Carbon's Outer Shell
We are looking at the outer electron cloud of a carbon atom. Instead of individual electrons, we are seeing a representation of the cloud of negative charge associated with carbon's four outer electrons. The more defined cloud in the center is the shell containing the inner two electrons. Neutral carbon has a total of six electrons to balance the six protons in its nucleus. At the atomic scale represented here, chemical bonding takes place in the outer shells of atoms as they share electrons.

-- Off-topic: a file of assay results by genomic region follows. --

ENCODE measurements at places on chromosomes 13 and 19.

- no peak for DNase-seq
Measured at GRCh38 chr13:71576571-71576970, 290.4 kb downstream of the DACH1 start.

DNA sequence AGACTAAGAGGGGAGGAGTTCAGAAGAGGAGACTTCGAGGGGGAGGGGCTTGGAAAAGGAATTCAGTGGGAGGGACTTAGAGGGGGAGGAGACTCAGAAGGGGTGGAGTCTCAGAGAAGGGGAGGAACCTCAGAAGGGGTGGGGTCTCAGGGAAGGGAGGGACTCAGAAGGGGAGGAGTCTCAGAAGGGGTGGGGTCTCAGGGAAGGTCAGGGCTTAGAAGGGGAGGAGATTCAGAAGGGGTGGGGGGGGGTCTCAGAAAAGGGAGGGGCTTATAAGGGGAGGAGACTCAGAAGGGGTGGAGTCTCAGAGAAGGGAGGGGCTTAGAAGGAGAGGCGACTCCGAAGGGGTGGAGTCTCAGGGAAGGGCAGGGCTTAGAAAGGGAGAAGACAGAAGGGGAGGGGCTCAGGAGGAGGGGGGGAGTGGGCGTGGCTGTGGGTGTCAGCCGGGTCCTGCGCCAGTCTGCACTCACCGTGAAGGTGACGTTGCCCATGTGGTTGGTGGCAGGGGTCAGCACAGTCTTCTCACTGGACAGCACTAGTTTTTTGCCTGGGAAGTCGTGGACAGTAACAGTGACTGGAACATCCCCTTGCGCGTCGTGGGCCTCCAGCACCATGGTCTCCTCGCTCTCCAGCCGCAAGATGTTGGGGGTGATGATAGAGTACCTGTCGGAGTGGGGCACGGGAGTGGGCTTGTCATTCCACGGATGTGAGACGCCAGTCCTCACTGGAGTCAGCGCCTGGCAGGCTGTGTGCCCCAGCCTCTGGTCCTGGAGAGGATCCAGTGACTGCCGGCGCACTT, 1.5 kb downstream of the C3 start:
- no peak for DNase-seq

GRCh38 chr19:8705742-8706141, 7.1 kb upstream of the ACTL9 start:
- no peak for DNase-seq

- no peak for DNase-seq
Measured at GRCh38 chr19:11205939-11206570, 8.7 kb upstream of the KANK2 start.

Carbon is in the second row of the periodic table of elements. Atoms in the second row are most stable when they have either two electrons or ten electrons. Having six electrons, carbon can share up to four electrons with a large variety of other elements. This property accounts for the multitude of compounds containing carbon atoms and allows for the complexity needed for life to evolve and adapt. The branch of chemistry involving the study of carbon compounds is called organic chemistry.
Copyright © 2016 by Bruce Bryson